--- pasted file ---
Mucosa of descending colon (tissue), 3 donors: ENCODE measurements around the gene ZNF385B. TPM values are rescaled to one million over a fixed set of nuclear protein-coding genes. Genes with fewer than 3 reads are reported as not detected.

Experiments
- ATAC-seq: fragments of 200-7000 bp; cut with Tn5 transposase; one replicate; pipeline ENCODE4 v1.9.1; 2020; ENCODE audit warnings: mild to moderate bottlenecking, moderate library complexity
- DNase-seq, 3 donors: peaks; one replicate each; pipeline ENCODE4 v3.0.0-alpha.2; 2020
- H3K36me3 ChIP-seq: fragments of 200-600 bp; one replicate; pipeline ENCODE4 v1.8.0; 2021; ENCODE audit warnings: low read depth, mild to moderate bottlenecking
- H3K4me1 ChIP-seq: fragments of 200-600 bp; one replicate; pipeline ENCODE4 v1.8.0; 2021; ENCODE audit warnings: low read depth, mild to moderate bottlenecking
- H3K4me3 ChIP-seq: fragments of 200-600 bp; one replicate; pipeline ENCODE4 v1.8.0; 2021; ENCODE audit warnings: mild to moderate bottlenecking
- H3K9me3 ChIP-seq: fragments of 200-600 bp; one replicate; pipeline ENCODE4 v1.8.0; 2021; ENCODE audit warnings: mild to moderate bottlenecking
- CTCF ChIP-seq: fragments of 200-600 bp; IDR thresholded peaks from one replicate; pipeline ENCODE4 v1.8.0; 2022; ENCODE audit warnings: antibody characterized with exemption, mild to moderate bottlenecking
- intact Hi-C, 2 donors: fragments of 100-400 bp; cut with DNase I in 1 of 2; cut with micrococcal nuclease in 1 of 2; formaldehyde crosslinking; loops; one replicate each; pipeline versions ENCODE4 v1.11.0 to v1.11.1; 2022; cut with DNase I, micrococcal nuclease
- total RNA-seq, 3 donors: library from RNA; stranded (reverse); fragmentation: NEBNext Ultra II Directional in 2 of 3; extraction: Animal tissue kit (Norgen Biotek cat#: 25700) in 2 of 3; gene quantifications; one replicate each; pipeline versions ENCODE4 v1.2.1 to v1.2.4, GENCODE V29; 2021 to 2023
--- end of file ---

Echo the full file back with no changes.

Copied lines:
Mucosa of descending colon (tissue), 3 donors: ENCODE measurements around the gene ZNF385B. TPM values are rescaled to one million over a fixed set of nuclear protein-coding genes. Genes with fewer than 3 reads are reported as not detected.

Experiments
- ATAC-seq: fragments of 200-7000 bp; cut with Tn5 transposase; one replicate; pipeline ENCODE4 v1.9.1; 2020; ENCODE audit warnings: mild to moderate bottlenecking, moderate library complexity
- DNase-seq, 3 donors: peaks; one replicate each; pipeline ENCODE4 v3.0.0-alpha.2; 2020
- H3K36me3 ChIP-seq: fragments of 200-600 bp; one replicate; pipeline ENCODE4 v1.8.0; 2021; ENCODE audit warnings: low read depth, mild to moderate bottlenecking
- H3K4me1 ChIP-seq: fragments of 200-600 bp; one replicate; pipeline ENCODE4 v1.8.0; 2021; ENCODE audit warnings: low read depth, mild to moderate bottlenecking
- H3K4me3 ChIP-seq: fragments of 200-600 bp; one replicate; pipeline ENCODE4 v1.8.0; 2021; ENCODE audit warnings: mild to moderate bottlenecking
- H3K9me3 ChIP-seq: fragments of 200-600 bp; one replicate; pipeline ENCODE4 v1.8.0; 2021; ENCODE audit warnings: mild to moderate bottlenecking
- CTCF ChIP-seq: fragments of 200-600 bp; IDR thresholded peaks from one replicate; pipeline ENCODE4 v1.8.0; 2022; ENCODE audit warnings: antibody characterized with exemption, mild to moderate bottlenecking
- intact Hi-C, 2 donors: fragments of 100-400 bp; cut with DNase I in 1 of 2; cut with micrococcal nuclease in 1 of 2; formaldehyde crosslinking; loops; one replicate each; pipeline versions ENCODE4 v1.11.0 to v1.11.1; 2022; cut with DNase I, micrococcal nuclease
- total RNA-seq, 3 donors: library from RNA; stranded (reverse); fragmentation: NEBNext Ultra II Directional in 2 of 3; extraction: Animal tissue kit (Norgen Biotek cat#: 25700) in 2 of 3; gene quantifications; one replicate each; pipeline versions ENCODE4 v1.2.1 to v1.2.4, GENCODE V29; 2021 to 2023